Posted by: dietingnow | May 25, 2007

The Food Pyramid: Good or Bad?

When the USDA established guidelines for our daily food requirements and set up the “food pyramid” the entire nation embraced the information and took it for absolute divine truth.  I’m afraid, however, upon further examination, maybe we should have thought about this a little more.

The food pyramid did do more than anything prior to educate people about the need for consumption of some items from each of the food groups.  We need something from all of them in order to eat healthy and maintain our health.  That fact no one is disputing.  What we, as a population are beginning to question, however, are the daily caloric levels and recommended daily intake levels.

Thanks to a growing awareness of individual needs, and the pressure from all areas of medicine, traditional and alternative, the USDA has now researched and republished their food pyramid.

The original food pyramid had four food groups; the newly established pyramid has five.  The new pyramid addresses many different issues, from age, weight, and gender requirements to overall health issues.  Limiting the amount of intake and advice about the health concerns when we overeat is also included in the new food pyramid.  It is now color coded, so that it is easier for children and adults to find where they fit.

The new food pyramid is much improved in the area of individual concerns, and cautions to readers about individual considerations.  For clarities sake, let’s take a look at each food group and offer a bit of explanation.

The bread, cereals, rice and pasta food group has always been at the bottom and is meant to represent the food staples, the foundation of our diet.  The next two groups, vegetables and fruits, are pretty much the same as they have always been.  The next level of meats, poultry, fish dry beans, and eggs, as well as the milk, yogurt and cheese groups are where the reader will find some definite changes to the suggested consumption.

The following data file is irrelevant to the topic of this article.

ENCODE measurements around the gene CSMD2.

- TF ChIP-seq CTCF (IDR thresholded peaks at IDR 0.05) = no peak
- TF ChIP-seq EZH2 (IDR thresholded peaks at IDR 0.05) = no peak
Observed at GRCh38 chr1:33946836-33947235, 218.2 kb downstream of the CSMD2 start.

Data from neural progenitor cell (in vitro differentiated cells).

The addition of information as far as suggested caloric intake, depending upon your lifestyle, and calorie content for fast food items was a demanded and welcome addition to the pyramid food guide.  Other items of interest are suggested recipes, food substitutions, and tips on food selection.  I think the USDA did a much better job with the new guide, than with the old one in creating an atmosphere of “you create your own plan from this information”.

What we have seen as far as changes to the food pyramid and the addition of usual information is a direct result of some of the health conditions facing our population today.  The inclusion of varying recommended levels depending upon your gender, lifestyle and age group is a result of further medical research and information reported by fitness and health facilities across the country.  All this goes to reinforce the proof that your good health is an individual concern, and must be given individual attention. The pyramid food guide is just that, a guide.  It is not your personal plan of required eating levels.  It’s up to you to tailor the plan to meet your specific needs.

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